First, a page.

Menopausal mom to 2 young adult sons (one with ASD, ADHD, tic/seizure disorders and the other with attitude).

Monday, 16 April 2012

"IDIOSYNCRASIES"...can you relate?

There are some great #hash tags out in Twitterland associated with autism. One of the first ones I came across and wrote a post about was #youmightbeanautismparentif. I found the tweets under this category put a smile on my face, were touching, cute, painful, profound, and some roll on the floor laugh my a**off funny (of course those were the ones I gravitated towards).  :) I think you could even say that that particular hash tag went viral with tweets coming from the autism community around the world. Some of the tweets brought back memories and even more, made me realize just how “common” some of our kids’ “differences” could be.

There is something about connecting with someone you have never met but who has experienced the exact same thing that is comforting. So I thought to myself…maybe there was somebody out there that could relate to some of Riley’s ummmmm “idiosyncrasies” who thought only their child had them. So here are just a few of R’s latest ones that come to mind.

1.      Person specific vocabulary:

Depending on who you are Riley has specific words that you can and can NOT use with him.  For whatever reason, certain people are only “allowed” to use certain words.  If you were to use an “unacceptable” word, he will correct you EACH.AND.EVERY.TIME without fail. There appears to be no rhyme or reason as to why although I’m sure if R could explain, it would make perfect sense. The words can change at any time. Some are short lived and even though others have been around for years (I am serious here), I personally can’t seem to remember MY restrictions until the word is halfway out of my mouth and before I can correct myself, will be busted by R. Here are a few examples.

R does not like me to say the word “alright” as a response.  He will immediately comeback with “just say OK” or “try and say OK”. After I correct myself he will respond with “that’s better”. I can pretty much answer with anything from yes to the cow jumped over the moon just so long as I don’t say “alright”. Go figure?!?!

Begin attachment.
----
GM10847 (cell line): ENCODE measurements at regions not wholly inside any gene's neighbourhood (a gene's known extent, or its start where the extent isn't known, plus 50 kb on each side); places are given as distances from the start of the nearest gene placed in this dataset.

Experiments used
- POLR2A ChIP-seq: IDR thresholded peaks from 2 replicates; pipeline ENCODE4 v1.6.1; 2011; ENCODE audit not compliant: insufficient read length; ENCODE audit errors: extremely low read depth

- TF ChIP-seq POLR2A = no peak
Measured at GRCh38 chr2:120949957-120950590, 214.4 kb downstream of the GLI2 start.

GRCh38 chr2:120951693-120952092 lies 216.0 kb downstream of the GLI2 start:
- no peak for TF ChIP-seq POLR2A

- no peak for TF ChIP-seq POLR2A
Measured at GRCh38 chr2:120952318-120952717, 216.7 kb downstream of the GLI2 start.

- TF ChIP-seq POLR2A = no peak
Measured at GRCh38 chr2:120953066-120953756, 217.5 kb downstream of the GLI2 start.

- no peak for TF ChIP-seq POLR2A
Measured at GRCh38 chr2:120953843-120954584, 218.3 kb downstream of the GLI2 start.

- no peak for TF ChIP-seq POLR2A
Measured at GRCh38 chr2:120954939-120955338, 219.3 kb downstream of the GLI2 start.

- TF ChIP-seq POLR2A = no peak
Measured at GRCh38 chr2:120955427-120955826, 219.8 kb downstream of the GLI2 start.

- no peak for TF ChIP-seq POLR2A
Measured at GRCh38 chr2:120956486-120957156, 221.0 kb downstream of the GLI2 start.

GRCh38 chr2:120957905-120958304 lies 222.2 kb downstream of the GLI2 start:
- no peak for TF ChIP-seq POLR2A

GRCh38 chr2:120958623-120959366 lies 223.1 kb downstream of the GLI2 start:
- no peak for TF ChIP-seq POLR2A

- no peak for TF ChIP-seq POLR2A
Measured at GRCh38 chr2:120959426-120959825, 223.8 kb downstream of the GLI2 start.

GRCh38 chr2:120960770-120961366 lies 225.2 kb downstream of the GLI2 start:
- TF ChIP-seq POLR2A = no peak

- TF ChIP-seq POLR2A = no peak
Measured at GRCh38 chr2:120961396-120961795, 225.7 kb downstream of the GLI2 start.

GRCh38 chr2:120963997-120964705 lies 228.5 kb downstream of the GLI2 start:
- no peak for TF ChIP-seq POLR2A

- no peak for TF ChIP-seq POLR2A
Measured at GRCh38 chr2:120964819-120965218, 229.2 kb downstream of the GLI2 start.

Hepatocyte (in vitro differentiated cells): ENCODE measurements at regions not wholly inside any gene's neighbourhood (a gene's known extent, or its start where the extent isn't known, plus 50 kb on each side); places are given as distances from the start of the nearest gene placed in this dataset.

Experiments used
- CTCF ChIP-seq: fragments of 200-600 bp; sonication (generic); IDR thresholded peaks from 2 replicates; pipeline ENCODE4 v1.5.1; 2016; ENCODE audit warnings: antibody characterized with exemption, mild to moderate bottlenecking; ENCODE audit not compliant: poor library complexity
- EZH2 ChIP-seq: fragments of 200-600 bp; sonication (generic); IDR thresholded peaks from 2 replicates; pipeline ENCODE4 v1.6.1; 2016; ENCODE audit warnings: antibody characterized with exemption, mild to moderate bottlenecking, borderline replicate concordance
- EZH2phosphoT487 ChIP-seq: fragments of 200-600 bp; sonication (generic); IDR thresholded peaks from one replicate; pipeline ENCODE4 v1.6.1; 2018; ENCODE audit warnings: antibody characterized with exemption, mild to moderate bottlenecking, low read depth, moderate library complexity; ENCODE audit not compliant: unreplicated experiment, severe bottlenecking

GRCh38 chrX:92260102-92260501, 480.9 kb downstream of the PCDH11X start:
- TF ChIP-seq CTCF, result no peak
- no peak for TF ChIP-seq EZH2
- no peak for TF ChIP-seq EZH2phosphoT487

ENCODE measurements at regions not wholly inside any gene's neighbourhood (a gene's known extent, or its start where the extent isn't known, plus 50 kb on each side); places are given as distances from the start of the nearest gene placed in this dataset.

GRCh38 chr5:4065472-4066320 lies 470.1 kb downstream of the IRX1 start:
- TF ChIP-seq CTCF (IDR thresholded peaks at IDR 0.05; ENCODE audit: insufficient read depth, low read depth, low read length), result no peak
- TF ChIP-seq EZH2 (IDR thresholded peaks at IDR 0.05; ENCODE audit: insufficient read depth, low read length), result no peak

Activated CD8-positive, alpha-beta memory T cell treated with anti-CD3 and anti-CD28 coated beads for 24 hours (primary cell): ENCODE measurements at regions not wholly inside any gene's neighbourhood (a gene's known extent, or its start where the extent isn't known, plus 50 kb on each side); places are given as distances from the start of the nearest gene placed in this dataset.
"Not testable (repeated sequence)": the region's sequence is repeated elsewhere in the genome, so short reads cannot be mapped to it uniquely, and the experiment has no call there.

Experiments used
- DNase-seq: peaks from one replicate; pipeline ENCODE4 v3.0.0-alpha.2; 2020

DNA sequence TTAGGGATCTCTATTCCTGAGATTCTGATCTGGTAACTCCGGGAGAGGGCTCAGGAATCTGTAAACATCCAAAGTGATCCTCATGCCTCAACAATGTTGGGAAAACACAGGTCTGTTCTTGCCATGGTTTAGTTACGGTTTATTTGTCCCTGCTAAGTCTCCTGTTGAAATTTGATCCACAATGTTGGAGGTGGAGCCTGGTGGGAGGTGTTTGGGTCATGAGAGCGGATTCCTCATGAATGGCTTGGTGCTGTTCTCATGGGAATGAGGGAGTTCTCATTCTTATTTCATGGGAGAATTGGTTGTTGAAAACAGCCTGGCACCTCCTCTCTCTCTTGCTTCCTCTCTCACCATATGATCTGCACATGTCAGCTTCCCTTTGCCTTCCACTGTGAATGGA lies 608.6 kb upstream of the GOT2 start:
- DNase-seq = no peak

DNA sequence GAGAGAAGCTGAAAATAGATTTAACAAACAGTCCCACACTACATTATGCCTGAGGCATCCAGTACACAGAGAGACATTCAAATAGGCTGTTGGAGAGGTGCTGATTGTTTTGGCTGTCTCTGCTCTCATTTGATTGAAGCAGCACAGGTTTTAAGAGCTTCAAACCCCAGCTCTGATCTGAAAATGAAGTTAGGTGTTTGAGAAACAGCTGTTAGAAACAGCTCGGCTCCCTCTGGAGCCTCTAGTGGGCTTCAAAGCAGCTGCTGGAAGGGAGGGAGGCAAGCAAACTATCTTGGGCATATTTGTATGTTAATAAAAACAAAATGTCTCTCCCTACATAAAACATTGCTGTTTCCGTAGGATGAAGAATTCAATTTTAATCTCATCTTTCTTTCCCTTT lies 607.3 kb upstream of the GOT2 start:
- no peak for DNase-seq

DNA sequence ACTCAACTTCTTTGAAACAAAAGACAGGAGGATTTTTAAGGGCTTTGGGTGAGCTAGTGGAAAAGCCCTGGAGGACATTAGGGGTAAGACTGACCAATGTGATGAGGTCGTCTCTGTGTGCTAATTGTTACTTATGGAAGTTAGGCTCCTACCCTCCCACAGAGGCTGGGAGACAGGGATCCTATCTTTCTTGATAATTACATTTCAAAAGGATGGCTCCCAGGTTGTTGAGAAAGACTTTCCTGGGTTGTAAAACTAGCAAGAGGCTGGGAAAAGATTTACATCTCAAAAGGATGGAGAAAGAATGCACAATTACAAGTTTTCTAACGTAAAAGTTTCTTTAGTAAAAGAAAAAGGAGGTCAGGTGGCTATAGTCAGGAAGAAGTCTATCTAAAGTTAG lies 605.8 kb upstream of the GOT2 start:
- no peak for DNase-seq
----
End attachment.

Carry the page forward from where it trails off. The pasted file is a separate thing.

If G refers to Riley by anything other than “Buster” (a nickname G calls R) these days, he will be corrected. Riley only started insisting within the last year or so.  More recently R has taken it even further and actually tried to sign his name as Buster at the DMV.  Don’t panic, we were not there for a Driver’s license but for a provincial ID card. We are still recovering from driving with J2 when he had his Learner’s license. Oish! 

Uncle Stewart can only be referred to as Uncle Stoo (with an emphasis on the ‘oooo’). Again his response is “just say Uncle Stoo” or “call him Uncle Stoo please”. This, however, applies to anybody within earshot.


2.      Three servings at meal time

Certain foods he likes to have in 3 servings; his chicken noodle soup, Mr. Noodles with “no seasoning” (remember he doesn’t like any visible signs of the green flecks) and perogies.  Hot dogs do not fall under this category and well, that pretty much covers his entire diet with the exception of a few other less desirable foods which he would prefer to eat in one serving and be done with.


3.      Then there’s walking:

J2 noticed about 3 years ago when they were walking to school that Riley would adjust his step to make sure he was exactly in step with him (ie same foot forward at the same time). We were quite intrigued when this first started happening. Later we would do a little shuffle step to see how long it would take R to notice…uh that would be pretty much immediately. Yah yah, sounds mean but come on…seriously???  R would find it amusing until about the fifth or sixth time.  :)  The real challenge would come if he walked between me and G and the two of us weren’t in sync. HA!